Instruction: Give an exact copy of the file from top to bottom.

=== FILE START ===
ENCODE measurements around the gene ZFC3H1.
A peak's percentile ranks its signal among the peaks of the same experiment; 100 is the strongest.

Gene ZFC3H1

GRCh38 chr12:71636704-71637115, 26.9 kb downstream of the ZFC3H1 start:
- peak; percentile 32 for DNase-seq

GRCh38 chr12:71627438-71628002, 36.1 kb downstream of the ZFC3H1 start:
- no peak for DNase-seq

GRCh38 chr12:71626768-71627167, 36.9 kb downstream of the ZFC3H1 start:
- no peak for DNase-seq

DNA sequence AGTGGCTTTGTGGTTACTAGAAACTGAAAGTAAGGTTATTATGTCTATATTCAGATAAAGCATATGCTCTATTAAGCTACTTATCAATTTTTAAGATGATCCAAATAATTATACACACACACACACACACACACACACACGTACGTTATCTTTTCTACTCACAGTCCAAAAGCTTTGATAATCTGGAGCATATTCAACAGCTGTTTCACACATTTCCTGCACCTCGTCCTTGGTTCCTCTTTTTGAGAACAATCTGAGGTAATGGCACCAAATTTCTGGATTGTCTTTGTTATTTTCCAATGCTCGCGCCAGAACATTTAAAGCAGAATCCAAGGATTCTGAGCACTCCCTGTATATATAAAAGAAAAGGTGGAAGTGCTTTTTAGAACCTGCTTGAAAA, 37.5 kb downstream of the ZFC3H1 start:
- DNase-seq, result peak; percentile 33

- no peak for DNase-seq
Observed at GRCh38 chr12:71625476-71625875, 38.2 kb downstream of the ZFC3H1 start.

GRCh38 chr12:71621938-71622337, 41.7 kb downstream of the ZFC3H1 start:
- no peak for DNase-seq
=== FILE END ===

ENCODE measurements around the gene ZFC3H1.
A peak's percentile ranks its signal among the peaks of the same experiment; 100 is the strongest.

Gene ZFC3H1

GRCh38 chr12:71636704-71637115, 26.9 kb downstream of the ZFC3H1 start:
- peak; percentile 32 for DNase-seq

GRCh38 chr12:71627438-71628002, 36.1 kb downstream of the ZFC3H1 start:
- no peak for DNase-seq

GRCh38 chr12:71626768-71627167, 36.9 kb downstream of the ZFC3H1 start:
- no peak for DNase-seq

DNA sequence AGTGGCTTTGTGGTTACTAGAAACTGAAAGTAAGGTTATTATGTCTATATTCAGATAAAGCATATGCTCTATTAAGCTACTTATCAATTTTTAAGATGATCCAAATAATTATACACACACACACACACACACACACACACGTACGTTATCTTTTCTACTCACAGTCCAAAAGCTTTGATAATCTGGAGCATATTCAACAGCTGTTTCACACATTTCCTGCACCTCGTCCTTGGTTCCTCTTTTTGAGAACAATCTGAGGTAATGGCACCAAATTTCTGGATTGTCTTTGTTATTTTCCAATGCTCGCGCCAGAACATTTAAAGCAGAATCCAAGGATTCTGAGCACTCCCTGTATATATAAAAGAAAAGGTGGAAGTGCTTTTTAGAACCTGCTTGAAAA, 37.5 kb downstream of the ZFC3H1 start:
- DNase-seq, result peak; percentile 33

- no peak for DNase-seq
Observed at GRCh38 chr12:71625476-71625875, 38.2 kb downstream of the ZFC3H1 start.

GRCh38 chr12:71621938-71622337, 41.7 kb downstream of the ZFC3H1 start:
- no peak for DNase-seq